Least popular among economics students
Not content with the number of requirements they already must complete for a graduate degree, public policy students at Princeton University are demanding a new “half-term distribution requirement” in diversity, equity and inclusion.
The issue is under consideration by the Woodrow Wilson School’s faculty, and around 50 graduate students demonstrated outside a faculty council meeting last week in support of the proposed mandate, The Daily Princetonian reports.
The activism is being led by a three-year-old student group known as Students For Educational Equity and Diversity:
The idea for the pilot program arose in early 2019 out of a WWS DEI standing committee, comprised of faculty, students, and administrators. The program would require students to complete one half-term course related to diversity and inclusion from a list pre-authorized by administrators.
The proposal takes inspiration from the newly announced Culture and Difference distribution requirement for undergraduate students, which will commence with the Class of 2024 this fall.
The proposed mandate is most popular among those studying international relations (74 percent), international development (86 percent) and domestic policy (84 percent), as determined by an online poll by the Woodrow Wilson Action Committee, the unorthodox name of the graduate student government.
The numbers are even higher for LGBTQ+ (93 percent), women (89 percent) and low-income (86 percent) students. It’s least popular among economics and public policy students, where five percentage points separate support (48 percent) from opposition (43 percent).
The online poll received participation from 129 master’s students, and grad student representatives supplemented it with “more than 114 one-on-one conversations with classmates to solicit feedback and answer questions about the DEI pilot,” the poll results said.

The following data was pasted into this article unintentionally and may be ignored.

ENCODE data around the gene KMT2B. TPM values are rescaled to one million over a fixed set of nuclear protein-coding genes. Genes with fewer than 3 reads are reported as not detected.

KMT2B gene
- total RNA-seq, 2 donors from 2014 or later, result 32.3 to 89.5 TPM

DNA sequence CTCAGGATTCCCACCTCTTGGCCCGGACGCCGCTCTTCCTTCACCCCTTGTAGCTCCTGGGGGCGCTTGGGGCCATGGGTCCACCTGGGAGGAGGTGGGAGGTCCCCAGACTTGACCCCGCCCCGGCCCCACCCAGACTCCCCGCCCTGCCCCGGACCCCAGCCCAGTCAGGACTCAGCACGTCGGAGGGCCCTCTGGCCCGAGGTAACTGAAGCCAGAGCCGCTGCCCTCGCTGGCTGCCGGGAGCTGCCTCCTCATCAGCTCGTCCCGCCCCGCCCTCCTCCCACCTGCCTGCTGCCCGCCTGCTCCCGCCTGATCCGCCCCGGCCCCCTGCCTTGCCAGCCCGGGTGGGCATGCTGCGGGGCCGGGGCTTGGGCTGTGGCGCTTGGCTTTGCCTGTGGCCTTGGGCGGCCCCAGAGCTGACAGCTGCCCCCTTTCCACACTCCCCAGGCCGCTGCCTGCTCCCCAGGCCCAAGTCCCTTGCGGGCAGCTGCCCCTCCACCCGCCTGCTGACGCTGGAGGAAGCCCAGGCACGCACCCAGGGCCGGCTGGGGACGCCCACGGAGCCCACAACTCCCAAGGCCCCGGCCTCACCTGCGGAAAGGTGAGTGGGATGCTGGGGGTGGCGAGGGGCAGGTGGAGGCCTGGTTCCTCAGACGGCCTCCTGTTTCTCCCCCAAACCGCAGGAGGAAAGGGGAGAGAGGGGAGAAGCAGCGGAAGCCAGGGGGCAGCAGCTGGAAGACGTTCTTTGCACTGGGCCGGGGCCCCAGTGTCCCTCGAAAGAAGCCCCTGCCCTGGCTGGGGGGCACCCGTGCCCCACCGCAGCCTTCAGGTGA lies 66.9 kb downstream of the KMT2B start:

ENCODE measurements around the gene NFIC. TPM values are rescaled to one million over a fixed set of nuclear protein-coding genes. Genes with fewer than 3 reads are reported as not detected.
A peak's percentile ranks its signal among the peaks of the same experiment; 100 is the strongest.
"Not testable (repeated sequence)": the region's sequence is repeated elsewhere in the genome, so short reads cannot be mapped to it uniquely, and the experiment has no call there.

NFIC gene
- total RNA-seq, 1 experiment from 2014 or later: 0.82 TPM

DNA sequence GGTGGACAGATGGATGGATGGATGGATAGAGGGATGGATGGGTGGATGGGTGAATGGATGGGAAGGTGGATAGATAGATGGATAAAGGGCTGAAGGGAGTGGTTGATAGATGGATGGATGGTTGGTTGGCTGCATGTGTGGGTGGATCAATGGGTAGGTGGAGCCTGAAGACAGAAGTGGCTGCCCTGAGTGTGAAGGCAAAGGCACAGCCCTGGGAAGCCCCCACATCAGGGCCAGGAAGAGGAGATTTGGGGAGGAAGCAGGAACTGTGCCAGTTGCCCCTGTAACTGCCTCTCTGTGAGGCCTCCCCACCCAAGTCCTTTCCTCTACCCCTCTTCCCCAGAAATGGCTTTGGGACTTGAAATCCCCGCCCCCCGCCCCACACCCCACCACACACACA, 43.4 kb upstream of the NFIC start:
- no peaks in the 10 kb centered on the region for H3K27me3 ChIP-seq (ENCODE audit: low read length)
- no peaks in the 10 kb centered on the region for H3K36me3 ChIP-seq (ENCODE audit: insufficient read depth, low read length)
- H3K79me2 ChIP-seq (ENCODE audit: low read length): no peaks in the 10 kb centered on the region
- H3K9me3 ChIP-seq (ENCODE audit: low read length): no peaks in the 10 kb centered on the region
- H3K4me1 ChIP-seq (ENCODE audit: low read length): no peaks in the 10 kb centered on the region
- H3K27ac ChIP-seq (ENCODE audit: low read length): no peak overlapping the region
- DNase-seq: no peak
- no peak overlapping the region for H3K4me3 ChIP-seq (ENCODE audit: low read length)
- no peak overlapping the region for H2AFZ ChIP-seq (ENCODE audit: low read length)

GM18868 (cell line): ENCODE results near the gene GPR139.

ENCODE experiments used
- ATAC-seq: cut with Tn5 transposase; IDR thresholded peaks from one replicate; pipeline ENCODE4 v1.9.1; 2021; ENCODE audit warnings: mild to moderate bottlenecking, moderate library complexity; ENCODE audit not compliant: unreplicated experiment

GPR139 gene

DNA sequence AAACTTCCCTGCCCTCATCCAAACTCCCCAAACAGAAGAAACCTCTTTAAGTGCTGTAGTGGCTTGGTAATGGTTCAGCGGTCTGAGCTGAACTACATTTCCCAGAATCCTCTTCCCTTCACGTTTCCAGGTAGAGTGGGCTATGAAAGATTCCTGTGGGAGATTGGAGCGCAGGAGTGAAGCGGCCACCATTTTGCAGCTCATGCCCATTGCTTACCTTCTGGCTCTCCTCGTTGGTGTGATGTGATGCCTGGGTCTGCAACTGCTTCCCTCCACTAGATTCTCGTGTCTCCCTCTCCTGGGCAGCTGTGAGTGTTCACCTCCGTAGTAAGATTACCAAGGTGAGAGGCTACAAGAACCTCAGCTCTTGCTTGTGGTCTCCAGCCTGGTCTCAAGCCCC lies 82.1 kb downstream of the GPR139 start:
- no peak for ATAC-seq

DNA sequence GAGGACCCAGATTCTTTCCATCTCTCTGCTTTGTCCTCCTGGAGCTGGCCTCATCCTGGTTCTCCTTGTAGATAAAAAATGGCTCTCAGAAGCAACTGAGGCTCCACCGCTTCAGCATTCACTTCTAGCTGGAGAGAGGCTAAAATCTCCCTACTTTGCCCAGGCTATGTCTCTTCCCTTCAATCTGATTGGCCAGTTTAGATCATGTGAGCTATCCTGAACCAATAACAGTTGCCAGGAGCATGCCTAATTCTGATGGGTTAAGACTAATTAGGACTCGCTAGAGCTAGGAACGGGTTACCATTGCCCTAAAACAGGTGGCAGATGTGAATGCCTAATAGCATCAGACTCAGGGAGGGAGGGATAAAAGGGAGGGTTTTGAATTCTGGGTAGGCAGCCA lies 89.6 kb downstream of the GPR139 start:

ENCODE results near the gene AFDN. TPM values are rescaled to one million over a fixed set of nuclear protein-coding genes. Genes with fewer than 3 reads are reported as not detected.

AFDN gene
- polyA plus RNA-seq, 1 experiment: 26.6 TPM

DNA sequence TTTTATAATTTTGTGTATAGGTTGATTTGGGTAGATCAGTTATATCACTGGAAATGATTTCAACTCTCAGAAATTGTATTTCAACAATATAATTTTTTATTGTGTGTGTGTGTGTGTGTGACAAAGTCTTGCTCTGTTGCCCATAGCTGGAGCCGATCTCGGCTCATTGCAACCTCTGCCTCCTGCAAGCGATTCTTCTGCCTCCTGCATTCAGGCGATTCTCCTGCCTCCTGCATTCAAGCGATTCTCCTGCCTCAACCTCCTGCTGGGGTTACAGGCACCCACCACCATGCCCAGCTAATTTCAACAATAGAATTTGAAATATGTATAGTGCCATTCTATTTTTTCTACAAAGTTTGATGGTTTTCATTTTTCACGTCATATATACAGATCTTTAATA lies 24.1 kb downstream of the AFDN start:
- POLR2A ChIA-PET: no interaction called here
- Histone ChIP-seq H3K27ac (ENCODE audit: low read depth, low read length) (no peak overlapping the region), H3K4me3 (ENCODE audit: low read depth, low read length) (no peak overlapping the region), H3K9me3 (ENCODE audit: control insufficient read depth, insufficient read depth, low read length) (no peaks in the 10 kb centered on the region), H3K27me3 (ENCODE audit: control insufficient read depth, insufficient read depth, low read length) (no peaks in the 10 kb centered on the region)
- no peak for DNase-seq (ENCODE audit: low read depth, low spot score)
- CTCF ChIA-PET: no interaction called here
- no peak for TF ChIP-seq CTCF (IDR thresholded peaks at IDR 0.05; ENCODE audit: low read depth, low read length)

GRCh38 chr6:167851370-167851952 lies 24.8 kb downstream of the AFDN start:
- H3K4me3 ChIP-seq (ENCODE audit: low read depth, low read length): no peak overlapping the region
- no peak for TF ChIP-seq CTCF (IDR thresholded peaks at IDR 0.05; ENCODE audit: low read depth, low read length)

According to “sources privy to the internal deliberations of the faculty council,” it was discussing potential concerns over ideological bias in a new diversity requirement, the Daily said. Some grad students shared these concerns with the newspaper as well.
Vice Dean Miguel Centeno would only tell the Daily that the faculty council was in its “first step” of considering the mandate: “The council can either decide it needs more time and information to consider or it can vote it out of committee for the full faculty to consider.”
The Daily‘s new 2020 election poll found that nearly nine in 10 self-identified conservative students felt “somewhat” or “very” judged on campus for their beliefs. In the “somewhat” judged category, moderates (47.4 percent) and conservatives (49 percent) were nearly even.
Nearly two-thirds of liberals, meanwhile, answered “not judged.” The survey was completed by 578 respondents via Google Forms Feb. 24-28, the largest number of which (340) rated Princeton’s student body as “somewhat liberal.”
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